School suspensions are a big issue in California. Last year, schools handed out 700,000 of them. But the Los Angeles Unified School District took a step to change that this week when it voted to ban suspension of students deemed "willfully defiant."
Hundreds of condolences are appearing online for Richard Swanson, the Seattle man whose plan to dribble a soccer ball all the way to Brazil to raise money for charity ended Tuesday after he was struck and killed by a pickup truck in Oregon. Many see his story as an inspiration, and say they'll continue his charity work.
"It is with a heavy heart to notify you that Richard Swanson passed on this morning," reads an update announcing Swanson's death on the Facebook page for his project, Breakaway Brazil, yesterday.
It's been one month since a pair of bombs exploded near the finish line of the Boston Marathon, killing three and wounding more than 260. NPR's Joel Rose returned to the scene today and found Bostonians observing the somber occasion with little fanfare.
Every 14 minutes, someone in this country commits suicide, and research on ways to reduce that grim statistic appears to be on a plateau. In other words, psychologists don't have much in the way of new ideas - at least, right now - except maybe for what's described as groundbreaking work on the notes that those who kill themselves sometimes leave behind. A team of researchers at the Cincinnati Children's Hospital use computers to break down the language in these messages of despair, in the hope that they can better identify those at risk.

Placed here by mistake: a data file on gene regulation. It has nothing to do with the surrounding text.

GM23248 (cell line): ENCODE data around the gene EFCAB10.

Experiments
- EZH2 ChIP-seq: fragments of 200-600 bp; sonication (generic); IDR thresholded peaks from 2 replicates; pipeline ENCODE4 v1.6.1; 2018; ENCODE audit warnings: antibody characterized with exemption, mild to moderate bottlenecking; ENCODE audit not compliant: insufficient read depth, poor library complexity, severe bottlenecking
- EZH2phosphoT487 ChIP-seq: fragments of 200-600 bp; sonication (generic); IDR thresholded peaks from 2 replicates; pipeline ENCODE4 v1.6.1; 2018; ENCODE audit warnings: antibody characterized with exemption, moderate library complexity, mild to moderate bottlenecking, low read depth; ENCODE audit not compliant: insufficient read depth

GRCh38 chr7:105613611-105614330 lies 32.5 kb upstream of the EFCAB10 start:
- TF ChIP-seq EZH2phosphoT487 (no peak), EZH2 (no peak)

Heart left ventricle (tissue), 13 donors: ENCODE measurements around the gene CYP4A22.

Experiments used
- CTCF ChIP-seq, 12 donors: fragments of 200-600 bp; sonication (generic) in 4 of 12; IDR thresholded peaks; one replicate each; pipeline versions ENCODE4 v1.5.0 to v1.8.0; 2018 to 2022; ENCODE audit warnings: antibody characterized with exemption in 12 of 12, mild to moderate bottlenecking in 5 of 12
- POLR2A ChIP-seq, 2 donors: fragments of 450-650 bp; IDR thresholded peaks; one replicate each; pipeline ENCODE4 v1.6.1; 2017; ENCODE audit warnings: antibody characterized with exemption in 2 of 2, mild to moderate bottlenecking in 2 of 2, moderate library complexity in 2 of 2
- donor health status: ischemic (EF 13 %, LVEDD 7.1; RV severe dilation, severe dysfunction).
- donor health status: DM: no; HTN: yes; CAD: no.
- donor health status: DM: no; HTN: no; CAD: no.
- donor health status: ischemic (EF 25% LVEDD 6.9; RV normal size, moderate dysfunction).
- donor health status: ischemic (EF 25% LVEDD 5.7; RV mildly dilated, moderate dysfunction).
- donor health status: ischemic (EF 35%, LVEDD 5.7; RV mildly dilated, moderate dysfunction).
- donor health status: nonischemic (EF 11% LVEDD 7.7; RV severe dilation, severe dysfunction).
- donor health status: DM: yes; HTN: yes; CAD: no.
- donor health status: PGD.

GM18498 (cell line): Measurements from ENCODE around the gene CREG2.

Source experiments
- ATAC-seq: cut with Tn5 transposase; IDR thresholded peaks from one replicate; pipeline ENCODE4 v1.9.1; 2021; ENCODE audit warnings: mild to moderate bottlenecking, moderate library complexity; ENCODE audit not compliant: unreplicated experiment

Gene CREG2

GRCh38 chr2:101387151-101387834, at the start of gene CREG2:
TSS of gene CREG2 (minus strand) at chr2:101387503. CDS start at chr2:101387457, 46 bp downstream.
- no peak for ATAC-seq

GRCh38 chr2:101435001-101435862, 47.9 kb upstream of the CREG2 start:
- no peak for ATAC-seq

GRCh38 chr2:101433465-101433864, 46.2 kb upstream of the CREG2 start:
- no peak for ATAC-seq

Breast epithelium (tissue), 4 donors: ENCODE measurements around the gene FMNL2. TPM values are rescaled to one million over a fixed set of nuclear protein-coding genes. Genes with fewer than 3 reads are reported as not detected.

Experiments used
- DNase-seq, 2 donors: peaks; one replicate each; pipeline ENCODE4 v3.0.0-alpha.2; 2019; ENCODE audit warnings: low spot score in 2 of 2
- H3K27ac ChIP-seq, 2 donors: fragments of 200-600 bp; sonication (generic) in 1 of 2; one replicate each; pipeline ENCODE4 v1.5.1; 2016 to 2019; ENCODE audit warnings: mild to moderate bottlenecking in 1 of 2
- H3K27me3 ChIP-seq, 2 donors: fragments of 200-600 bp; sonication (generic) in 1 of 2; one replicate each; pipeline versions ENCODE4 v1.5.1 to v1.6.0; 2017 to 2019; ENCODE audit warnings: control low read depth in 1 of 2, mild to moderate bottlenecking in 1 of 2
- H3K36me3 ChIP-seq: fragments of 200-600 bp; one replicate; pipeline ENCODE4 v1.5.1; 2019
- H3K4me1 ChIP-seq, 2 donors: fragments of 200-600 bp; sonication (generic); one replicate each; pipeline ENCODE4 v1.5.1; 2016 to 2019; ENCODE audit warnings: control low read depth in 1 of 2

Update at 6:42 p.m. ET: Reaction From Boehner's Office
In a statement, Brendan Buck, a spokesman for House Speaker John Boehner, said the emails "contradict statements made by the White House that it and the State Department only changed one word in the talking points."
Just about anything that Angelina Jolie does is pretty much guaranteed to make news. But her announcement that she had decided on a preventive double mastectomy to reduce her unusually high risk of cancer sparked an outpouring of passionate comment on breast cancer prevention and treatment.
Finally today, I'm still trying to wrap my head around the fact that former South Carolina governor Mark Sanford just won back his old congressional seat in the same week that unsavory facts about Cleveland rescuer Charles Ramsey came to light. Ramsey, of course, is the man who helped rescue three women who had been held hostage for a decade. It turns out that he had done time in prison a decade ago for beating up his former wife. And the reason he happened to be home that fateful day is that he had been suspended from his job.
This is TELL ME MORE, from NPR News. I'm Michel Martin. Coming up, after a disaster, naturally, grown-ups are worried about things like food and shelter, but kids still need to have fun. We'll speak with a man who's trying to help kids in distress do just that by making sure they can still play baseball. We'll hear more about that in just a few minutes.
But, first, it's time for our Beauty Shop conversation. That's where we get a fresh cut on hot topics with a panel of women journalists, commentators, bloggers and activists.